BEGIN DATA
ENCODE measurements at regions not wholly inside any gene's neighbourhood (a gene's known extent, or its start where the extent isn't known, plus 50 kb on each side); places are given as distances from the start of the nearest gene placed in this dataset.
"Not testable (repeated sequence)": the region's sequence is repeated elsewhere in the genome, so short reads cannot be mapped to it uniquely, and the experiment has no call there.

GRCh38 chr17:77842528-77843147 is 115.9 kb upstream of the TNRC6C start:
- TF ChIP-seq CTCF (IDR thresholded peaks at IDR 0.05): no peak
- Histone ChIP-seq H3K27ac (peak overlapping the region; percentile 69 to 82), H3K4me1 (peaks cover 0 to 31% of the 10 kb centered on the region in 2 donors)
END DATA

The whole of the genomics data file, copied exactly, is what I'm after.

ENCODE measurements at regions not wholly inside any gene's neighbourhood (a gene's known extent, or its start where the extent isn't known, plus 50 kb on each side); places are given as distances from the start of the nearest gene placed in this dataset.
"Not testable (repeated sequence)": the region's sequence is repeated elsewhere in the genome, so short reads cannot be mapped to it uniquely, and the experiment has no call there.

GRCh38 chr17:77842528-77843147 is 115.9 kb upstream of the TNRC6C start:
- TF ChIP-seq CTCF (IDR thresholded peaks at IDR 0.05): no peak
- Histone ChIP-seq H3K27ac (peak overlapping the region; percentile 69 to 82), H3K4me1 (peaks cover 0 to 31% of the 10 kb centered on the region in 2 donors)